Read this article to learn about the trade and commerce during the sultanate and mughal period:
The first few Muslim Sultans could not devote their attention to trade and commerce as they were preoccupied with the problem of securing their position.
Balban is the first Sultan who got dense forests cut; roads built and secured form the danger of bandits.
This helped the traders and their commercial caravans to move from one market place to another. The economic reforms of Alauddin Khilji brought the prices to very low ebb though it was an artificial measure and had nothing to do with the true prosperity and economic growth.
However, it encouraged import of foreign goods form Persia, since the Sultan made advances to the foreign traders to import their goods and he always subsidised in such cases.
The failure of Mohammad Tughlaq that the country regained its economic prosperity and the revenue of Delhi alone reached the high figure of six crores while that of Doab was 80 lakhs. His encouragement to gardening and provisions of means of irrigation like the wells and canals increased the prosperity of the country.
During the days of this very ruler, we hear of Karkhanas in which he utilised his slaves. Besides these public commercial undertakings, there were private enterprises as well. We hear how many types of industries prospered during the reign of Feroze.
Dr. Ashirwadi Lai provides a very exhaustive list of these industries like the textile “including the manufacture of cotton, woolen and silk cloth. Dyeing industry, printing industry, calico printing industry sugar industry, metal work, paper industry, stone work, enameling, etc.”
Despite this industrial development the main occupation of the people was agriculture. Ala-ud-din realised 50% of the total produce in Doab and even then the farmers could find it economic to till the land.
It was the prosperity of these farmers which induced Mohammad Tughlaq to think of enhancing the land revenue. The foreign traveller, Ibn- Battuta speaks of black rice which he partook in royal feast during the reign of Mohammad Tughlaq and which was thought to be of the days of Ala-ud-din Khilji.
Internal and External Trade:
India’s foreign trade both overland and overseas was truly an international enterprise. Although the Arabs were the dominant partners in the India Ocean trade, they had been by no means ousted the Indian traders, viz. the Tamils and Gujaratis, both Hindu and Muslim.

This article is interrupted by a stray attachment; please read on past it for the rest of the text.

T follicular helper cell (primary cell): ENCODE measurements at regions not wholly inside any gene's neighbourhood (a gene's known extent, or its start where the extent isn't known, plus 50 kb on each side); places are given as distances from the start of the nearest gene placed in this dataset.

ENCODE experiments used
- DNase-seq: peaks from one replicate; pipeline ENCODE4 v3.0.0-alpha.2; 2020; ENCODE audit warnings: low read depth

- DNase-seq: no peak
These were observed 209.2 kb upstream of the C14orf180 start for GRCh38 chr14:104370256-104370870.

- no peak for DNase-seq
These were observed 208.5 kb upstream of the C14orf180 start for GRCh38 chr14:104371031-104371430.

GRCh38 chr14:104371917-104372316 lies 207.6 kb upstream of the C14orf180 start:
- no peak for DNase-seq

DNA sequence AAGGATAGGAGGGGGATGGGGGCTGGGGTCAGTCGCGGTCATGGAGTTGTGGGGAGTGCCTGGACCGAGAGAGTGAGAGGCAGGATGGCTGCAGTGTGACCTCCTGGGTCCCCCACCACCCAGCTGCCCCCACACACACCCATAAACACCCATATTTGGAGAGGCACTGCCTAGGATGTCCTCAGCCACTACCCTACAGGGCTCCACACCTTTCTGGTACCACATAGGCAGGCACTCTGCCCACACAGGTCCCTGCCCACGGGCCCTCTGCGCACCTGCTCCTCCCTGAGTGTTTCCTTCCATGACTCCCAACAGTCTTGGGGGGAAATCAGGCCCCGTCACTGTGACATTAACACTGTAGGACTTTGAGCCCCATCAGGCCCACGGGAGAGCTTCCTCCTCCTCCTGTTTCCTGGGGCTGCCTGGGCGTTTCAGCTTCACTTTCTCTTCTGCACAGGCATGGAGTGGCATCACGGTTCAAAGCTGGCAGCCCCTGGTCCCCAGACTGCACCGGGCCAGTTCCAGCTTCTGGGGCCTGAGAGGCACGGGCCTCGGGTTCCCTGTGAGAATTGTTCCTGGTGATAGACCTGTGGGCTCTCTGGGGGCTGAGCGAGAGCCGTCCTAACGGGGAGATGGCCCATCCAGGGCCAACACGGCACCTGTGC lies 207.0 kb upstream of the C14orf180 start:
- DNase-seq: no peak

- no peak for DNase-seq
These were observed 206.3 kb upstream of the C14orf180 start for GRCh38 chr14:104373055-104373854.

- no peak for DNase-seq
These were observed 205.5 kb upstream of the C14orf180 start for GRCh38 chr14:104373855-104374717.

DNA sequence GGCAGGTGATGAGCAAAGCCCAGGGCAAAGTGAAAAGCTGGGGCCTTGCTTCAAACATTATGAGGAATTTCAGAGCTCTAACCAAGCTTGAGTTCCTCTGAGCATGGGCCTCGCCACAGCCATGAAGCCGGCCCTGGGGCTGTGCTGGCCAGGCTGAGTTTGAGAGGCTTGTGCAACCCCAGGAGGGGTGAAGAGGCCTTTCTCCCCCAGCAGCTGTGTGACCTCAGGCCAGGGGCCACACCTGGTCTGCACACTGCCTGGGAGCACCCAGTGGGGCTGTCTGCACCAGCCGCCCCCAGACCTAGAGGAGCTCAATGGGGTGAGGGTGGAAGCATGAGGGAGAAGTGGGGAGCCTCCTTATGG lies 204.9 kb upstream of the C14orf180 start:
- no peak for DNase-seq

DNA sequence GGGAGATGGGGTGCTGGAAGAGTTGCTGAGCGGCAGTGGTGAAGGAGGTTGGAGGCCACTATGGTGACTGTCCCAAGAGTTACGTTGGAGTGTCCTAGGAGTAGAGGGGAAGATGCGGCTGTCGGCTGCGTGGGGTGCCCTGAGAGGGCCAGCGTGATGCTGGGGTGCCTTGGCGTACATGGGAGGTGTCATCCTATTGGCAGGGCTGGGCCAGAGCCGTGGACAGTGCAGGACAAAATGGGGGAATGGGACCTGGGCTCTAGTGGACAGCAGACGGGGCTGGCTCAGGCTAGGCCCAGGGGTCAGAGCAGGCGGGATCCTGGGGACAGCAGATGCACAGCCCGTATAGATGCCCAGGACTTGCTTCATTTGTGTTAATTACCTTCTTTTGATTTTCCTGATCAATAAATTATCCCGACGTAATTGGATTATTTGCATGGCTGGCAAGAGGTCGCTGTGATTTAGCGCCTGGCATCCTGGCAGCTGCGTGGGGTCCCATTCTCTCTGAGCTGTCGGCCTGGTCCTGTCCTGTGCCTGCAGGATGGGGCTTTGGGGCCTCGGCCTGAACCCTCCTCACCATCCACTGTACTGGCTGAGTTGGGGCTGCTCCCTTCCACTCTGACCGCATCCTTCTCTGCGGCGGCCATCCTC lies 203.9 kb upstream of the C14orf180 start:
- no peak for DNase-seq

The coastal trade and trade between the coastal ports and north India was in the hands of Marwaris and Gujaratis, many of whom were Jains. The Muslim Bohra merchants also participated in the trade. The overland trade with Central and West Asia was in the hands of Multanis, who were mostly Hindus and Khurasanis, who were Afghans, Iranians, etc. Many of these merchants had settled down in Delhi.
The Gujarati and Marwari merchants were extremely wealthy and some of them particularly the Jains, spent large sums for the construction of temples. Cambay was a great city in which many wealthy merchants live. They had lofty houses built in fine stone and mortar, with tiled roofs.
Their houses were surrounded by orchards and fruit-gardens which had many tanks. These wealthy merchants and the skilled craftsmen lived a luxurious life and were accustomed to good food and clothing. The merchants, Hindu and Muslim, were attended by pages bearing swords with silver and gold work. In Delhi, the Hindu merchants rode horses with costly trappings, lived in fine houses, and celebrated their festivals with great pomp and show.
Barani tells us that the Multani merchants were so rich that gold and silver were to be found in abundance in their houses, the nobles were so spendthrift that every time they wanted to hold a feast or a celebration, they had to run to the houses of the Multanis in order to borrow money.
Transport and Communication:
In those days, travel was always risky due to robbers and dacoits and various marauding tribes. However, the royal roads were kept in good shape and there were many sarais on the way for the comfort and safety of the travellers.
In addition to the royal road form Peshawar to Sonargaon, Muhammad Tughlaq built a road to Daulatabad. There were arrangements for the post being carried quickly from one part of the country to another.
This was done by relays of horses or even more efficiently and quickly by runners who were posted every few kilometres in towers which were built for the purpose. The runner continually clanged a bell as he ran so that the man on the next relay may be able to see him from the tower and get ready to take his burden.
We are told that by means of these relays, fresh fruits were obtained for the sultan form Khurasan. When Muhammad Tughlaq was at Daulatabad, which was 40 days’ journey from Delhi, he regularly used to receive the Ganga water for drinking purposes by means of these relays.
During Mughal period salaries to the standing army as well as to many of the administrative personnel (but not to the nobles) were paid in cash. Under the Zabti system, the land revenue was assessed and required to be paid in cash.
Even when the peasant was given the option of choosing other methods of assessment, such as crop-sharing, the share of the state was, generally, sold in the villages with the help of grain dealers. It has been estimated that about 20 per cent of the rural produce was marketed, which was a high proportion.